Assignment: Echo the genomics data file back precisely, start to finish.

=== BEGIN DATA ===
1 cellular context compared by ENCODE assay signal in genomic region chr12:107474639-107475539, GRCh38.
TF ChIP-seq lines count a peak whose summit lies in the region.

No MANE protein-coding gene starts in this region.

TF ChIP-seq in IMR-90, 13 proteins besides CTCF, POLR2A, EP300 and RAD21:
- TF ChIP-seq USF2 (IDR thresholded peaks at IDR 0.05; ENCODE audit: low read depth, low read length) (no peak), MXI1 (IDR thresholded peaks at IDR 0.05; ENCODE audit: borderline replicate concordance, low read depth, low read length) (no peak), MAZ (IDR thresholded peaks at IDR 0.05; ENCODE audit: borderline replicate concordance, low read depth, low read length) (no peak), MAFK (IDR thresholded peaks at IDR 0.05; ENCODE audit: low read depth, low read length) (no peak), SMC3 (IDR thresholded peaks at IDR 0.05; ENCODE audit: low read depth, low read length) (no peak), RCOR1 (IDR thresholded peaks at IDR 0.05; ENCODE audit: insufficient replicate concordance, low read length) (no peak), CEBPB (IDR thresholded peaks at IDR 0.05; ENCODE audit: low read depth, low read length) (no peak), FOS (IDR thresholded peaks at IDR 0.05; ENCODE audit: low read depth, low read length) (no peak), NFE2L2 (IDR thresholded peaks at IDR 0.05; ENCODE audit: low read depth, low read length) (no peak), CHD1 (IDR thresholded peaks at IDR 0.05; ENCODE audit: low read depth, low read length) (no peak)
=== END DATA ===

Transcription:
1 cellular context compared by ENCODE assay signal in genomic region chr12:107474639-107475539, GRCh38.
TF ChIP-seq lines count a peak whose summit lies in the region.

No MANE protein-coding gene starts in this region.

TF ChIP-seq in IMR-90, 13 proteins besides CTCF, POLR2A, EP300 and RAD21:
- TF ChIP-seq USF2 (IDR thresholded peaks at IDR 0.05; ENCODE audit: low read depth, low read length) (no peak), MXI1 (IDR thresholded peaks at IDR 0.05; ENCODE audit: borderline replicate concordance, low read depth, low read length) (no peak), MAZ (IDR thresholded peaks at IDR 0.05; ENCODE audit: borderline replicate concordance, low read depth, low read length) (no peak), MAFK (IDR thresholded peaks at IDR 0.05; ENCODE audit: low read depth, low read length) (no peak), SMC3 (IDR thresholded peaks at IDR 0.05; ENCODE audit: low read depth, low read length) (no peak), RCOR1 (IDR thresholded peaks at IDR 0.05; ENCODE audit: insufficient replicate concordance, low read length) (no peak), CEBPB (IDR thresholded peaks at IDR 0.05; ENCODE audit: low read depth, low read length) (no peak), FOS (IDR thresholded peaks at IDR 0.05; ENCODE audit: low read depth, low read length) (no peak), NFE2L2 (IDR thresholded peaks at IDR 0.05; ENCODE audit: low read depth, low read length) (no peak), CHD1 (IDR thresholded peaks at IDR 0.05; ENCODE audit: low read depth, low read length) (no peak)